Sunday, October 25, 2020

A Beginner’s Guide to Fishing Lines

FOLLOW THE FISH


 

 

When I’m taking someone out for their first fishing trip, I’m often asked what gear I recommend them purchasing. This is a complicated question and the answer depends on numerous factors. So I thought I’d put together a guide of some of the basics of fishing gear to help you understand what to invest in. Today I’ll be discussing the types of fishing lines and their uses. Types of Fishing Lines

There are four main types of material used for fishing line. Each material offers different advantages and disadvantages and is tailored for the water conditions and type of fish. The most important thing you need to know about fishing lines is what works in one situation may not work in another, so there is no “best” fishing line. Here is a simple introductory guide to the four types of fishing lines: Monofilament: Monofilament is the most popular type of fishing line. It grips well and is less likely to slip within a knot. Monofilament is also harder for line shy fish to detect. Monofilament is also very stretchy, which is great for throwing topwater lures. However, once stretched can stay that way causing issue when reeling. Also, it’s not very sensitive, so you can miss subtle and softer strikes. Braided: Braided lines are made from either Dyneema or Spectra, which are braided together. These high tech fibers are extremely strong and very sensitive, with fisherman feeling every move of the lure. Braided line can be fused or unfused, both are equally strong but unfused are softer. Braided line has less grip than other options so it’s recommended that anglers spool first with monofilament to prevent slipping. The biggest downside is that braided line is opaque and can scare line shy fish in clear water. Fluorocarbon: Fluorocarbon is a very strong line that has the same reflect qualities of water, so it’s very hard for line shy fish to detect because it disappears visually underwater. There’s less stretch and more sensitivity, so it’s easy to feel any obstacles, strikes, or changes to the bait. However, at the end of a cast it can shoot off the reel and cause a massive tangle of line. So it’s great for baitcasting and leaders, but has some problems jumping off. Nanofil: Nanofil is made with the same fiber materials as braided lines, but is extremely thin. It’s a very strong line and is great for long distance casting.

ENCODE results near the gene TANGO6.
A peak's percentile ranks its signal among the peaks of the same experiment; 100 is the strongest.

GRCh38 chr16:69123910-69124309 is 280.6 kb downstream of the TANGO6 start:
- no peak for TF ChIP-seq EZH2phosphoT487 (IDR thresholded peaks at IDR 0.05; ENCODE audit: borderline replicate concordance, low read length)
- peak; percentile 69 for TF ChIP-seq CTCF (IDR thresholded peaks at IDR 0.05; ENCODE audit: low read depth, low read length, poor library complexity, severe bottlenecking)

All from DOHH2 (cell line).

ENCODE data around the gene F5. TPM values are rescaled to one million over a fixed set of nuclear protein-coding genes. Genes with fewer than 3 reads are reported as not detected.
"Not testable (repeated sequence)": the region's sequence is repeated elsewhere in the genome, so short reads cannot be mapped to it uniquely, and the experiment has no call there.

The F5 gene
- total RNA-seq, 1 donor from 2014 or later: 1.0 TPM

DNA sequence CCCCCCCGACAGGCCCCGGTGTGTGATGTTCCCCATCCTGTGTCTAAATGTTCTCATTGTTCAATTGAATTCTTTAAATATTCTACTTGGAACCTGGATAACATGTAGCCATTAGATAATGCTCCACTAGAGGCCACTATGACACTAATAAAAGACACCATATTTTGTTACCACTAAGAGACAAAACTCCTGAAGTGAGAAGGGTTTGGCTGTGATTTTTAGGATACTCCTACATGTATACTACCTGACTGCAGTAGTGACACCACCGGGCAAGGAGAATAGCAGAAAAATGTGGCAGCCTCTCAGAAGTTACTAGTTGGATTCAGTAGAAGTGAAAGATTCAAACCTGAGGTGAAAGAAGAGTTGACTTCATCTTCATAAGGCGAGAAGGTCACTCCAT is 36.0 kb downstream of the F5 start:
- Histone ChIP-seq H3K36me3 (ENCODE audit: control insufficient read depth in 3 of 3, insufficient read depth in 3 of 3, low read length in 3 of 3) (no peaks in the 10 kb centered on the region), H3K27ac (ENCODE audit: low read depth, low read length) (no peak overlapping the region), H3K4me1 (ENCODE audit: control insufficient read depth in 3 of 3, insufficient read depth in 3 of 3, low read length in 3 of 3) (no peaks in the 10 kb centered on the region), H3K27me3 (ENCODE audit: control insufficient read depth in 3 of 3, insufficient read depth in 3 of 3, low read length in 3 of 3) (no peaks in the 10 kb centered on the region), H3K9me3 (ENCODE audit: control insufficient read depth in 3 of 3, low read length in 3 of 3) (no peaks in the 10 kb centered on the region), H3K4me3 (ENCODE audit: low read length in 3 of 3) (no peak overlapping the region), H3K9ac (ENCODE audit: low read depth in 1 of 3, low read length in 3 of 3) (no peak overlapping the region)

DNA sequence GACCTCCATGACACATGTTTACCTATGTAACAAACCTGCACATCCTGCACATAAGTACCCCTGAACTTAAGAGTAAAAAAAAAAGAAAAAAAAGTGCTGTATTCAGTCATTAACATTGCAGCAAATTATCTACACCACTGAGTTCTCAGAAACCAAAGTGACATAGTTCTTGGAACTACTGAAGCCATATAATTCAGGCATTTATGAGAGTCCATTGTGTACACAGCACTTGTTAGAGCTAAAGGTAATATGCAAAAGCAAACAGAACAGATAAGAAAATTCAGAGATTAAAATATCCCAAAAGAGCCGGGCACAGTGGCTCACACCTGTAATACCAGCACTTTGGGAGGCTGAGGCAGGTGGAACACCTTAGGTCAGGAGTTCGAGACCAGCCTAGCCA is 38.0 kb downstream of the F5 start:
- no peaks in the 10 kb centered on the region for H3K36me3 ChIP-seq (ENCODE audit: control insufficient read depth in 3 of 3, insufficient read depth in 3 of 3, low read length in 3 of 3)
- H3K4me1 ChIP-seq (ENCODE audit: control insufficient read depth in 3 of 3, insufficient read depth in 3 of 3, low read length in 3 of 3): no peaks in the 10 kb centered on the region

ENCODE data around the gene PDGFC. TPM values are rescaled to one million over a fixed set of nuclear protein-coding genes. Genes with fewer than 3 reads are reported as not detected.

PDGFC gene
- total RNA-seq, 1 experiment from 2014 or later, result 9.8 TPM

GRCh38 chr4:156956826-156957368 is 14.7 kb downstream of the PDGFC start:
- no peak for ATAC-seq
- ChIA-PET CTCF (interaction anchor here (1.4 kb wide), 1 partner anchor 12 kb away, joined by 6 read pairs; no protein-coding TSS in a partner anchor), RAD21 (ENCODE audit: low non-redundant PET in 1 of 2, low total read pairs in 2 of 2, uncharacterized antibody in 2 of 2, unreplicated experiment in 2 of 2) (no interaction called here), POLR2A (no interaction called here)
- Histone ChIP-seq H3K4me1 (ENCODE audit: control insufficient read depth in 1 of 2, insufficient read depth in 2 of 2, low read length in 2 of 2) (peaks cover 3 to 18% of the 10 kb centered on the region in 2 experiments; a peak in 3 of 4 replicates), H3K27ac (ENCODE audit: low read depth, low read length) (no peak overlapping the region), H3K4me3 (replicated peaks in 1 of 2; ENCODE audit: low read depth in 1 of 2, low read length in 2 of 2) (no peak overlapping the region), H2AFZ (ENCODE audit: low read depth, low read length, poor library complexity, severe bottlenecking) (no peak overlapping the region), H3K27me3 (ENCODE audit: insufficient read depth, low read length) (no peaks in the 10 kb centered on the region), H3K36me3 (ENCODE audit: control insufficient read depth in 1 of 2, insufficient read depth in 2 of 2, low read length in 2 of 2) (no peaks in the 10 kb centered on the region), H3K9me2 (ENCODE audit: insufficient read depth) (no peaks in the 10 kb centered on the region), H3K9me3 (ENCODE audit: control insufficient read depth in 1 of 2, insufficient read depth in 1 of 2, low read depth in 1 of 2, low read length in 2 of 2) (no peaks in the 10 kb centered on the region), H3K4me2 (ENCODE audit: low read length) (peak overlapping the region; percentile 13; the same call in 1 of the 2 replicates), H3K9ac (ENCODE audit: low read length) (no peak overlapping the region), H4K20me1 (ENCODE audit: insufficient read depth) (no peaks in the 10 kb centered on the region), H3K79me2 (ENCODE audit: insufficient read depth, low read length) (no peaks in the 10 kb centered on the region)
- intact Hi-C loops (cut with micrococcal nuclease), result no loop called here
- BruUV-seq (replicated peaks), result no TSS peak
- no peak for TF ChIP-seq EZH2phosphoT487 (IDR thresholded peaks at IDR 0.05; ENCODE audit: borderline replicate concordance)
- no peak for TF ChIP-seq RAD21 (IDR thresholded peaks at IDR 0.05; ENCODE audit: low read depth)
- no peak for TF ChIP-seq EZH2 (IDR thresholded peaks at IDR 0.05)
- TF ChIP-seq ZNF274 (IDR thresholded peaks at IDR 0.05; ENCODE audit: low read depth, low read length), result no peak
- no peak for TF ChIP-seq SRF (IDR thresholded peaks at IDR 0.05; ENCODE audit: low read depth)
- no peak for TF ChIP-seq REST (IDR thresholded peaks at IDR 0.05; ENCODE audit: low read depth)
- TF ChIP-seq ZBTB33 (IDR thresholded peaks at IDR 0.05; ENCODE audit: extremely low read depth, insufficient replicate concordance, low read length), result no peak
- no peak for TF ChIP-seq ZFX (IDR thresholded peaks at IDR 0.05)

It also easy casts of the spinning reel so it’s also idea clear shallow waters. I personally like using this line for redfish. However, the thinness of the line causes some failures. The line is prone to breakage from friction and it damages easily from nicks and scratches. Choosing a Line

Now that we have the basics down, you’ll just have to choose a line that’s right for you and your application. So think about what you really want from your line in terms of strength and sensitivity, then consider what kind you need for your target fish. If you have any questions, I can help guide you depending on where we are going and what catch is available at that time. There are some other considerations like weight and color, but knowing the types of lines available is a great place to start! Keep in mind that if you are interested in learning more about fishing in our area, it’s best to hire a professional guide before going out on your own to gain local knowledge of tackle, baits, areas to fish, local regulations, and more. Send us an email or give us a call to schedule an “on the water” educational fishing charter.

Captain Rapps’ Charters & Guides offers expert guided, light tackle, near shore, and backwater fishing trips in the 10,000 Islands of the Everglades National Park, and tarpon-only charters in the Florida Keys. Capt. Rapps’ top-notch team accommodates men, women and children of all ages, experienced or not, and those with special needs. Between their vast knowledge and experience of the area, and easygoing demeanors, you are guaranteed to have a great day. Book your charter 24/7 using the online booking calendar, see Capt. Rapps’ first class web site at www.CaptainRapps.com, or call 239-571-1756.

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